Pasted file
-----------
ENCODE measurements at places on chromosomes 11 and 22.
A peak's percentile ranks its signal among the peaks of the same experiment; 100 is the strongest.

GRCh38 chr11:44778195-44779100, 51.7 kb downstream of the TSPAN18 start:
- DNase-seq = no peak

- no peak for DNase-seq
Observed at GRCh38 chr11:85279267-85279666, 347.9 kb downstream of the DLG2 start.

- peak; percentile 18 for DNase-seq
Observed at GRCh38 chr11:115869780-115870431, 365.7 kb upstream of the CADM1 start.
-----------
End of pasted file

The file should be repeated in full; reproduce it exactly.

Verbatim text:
ENCODE measurements at places on chromosomes 11 and 22.
A peak's percentile ranks its signal among the peaks of the same experiment; 100 is the strongest.

GRCh38 chr11:44778195-44779100, 51.7 kb downstream of the TSPAN18 start:
- DNase-seq = no peak

- no peak for DNase-seq
Observed at GRCh38 chr11:85279267-85279666, 347.9 kb downstream of the DLG2 start.

- peak; percentile 18 for DNase-seq
Observed at GRCh38 chr11:115869780-115870431, 365.7 kb upstream of the CADM1 start.